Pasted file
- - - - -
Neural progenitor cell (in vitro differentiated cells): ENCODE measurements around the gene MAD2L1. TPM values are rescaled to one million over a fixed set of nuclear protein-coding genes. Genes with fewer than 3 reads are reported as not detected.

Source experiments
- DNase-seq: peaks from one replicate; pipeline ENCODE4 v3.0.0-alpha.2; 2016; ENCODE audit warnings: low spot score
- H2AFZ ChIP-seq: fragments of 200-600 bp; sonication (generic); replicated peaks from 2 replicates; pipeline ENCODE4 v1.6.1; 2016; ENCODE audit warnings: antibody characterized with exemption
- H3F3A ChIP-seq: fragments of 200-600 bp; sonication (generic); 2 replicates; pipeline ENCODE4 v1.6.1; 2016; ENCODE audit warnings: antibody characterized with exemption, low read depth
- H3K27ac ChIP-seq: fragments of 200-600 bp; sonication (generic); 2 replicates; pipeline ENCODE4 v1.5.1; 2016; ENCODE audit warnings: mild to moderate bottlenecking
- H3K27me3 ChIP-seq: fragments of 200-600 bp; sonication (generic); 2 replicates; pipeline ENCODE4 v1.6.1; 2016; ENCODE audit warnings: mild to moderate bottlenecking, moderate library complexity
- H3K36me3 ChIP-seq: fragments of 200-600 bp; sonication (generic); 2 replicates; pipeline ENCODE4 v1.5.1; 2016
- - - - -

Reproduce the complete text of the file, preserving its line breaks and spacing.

Neural progenitor cell (in vitro differentiated cells): ENCODE measurements around the gene MAD2L1. TPM values are rescaled to one million over a fixed set of nuclear protein-coding genes. Genes with fewer than 3 reads are reported as not detected.

Source experiments
- DNase-seq: peaks from one replicate; pipeline ENCODE4 v3.0.0-alpha.2; 2016; ENCODE audit warnings: low spot score
- H2AFZ ChIP-seq: fragments of 200-600 bp; sonication (generic); replicated peaks from 2 replicates; pipeline ENCODE4 v1.6.1; 2016; ENCODE audit warnings: antibody characterized with exemption
- H3F3A ChIP-seq: fragments of 200-600 bp; sonication (generic); 2 replicates; pipeline ENCODE4 v1.6.1; 2016; ENCODE audit warnings: antibody characterized with exemption, low read depth
- H3K27ac ChIP-seq: fragments of 200-600 bp; sonication (generic); 2 replicates; pipeline ENCODE4 v1.5.1; 2016; ENCODE audit warnings: mild to moderate bottlenecking
- H3K27me3 ChIP-seq: fragments of 200-600 bp; sonication (generic); 2 replicates; pipeline ENCODE4 v1.6.1; 2016; ENCODE audit warnings: mild to moderate bottlenecking, moderate library complexity
- H3K36me3 ChIP-seq: fragments of 200-600 bp; sonication (generic); 2 replicates; pipeline ENCODE4 v1.5.1; 2016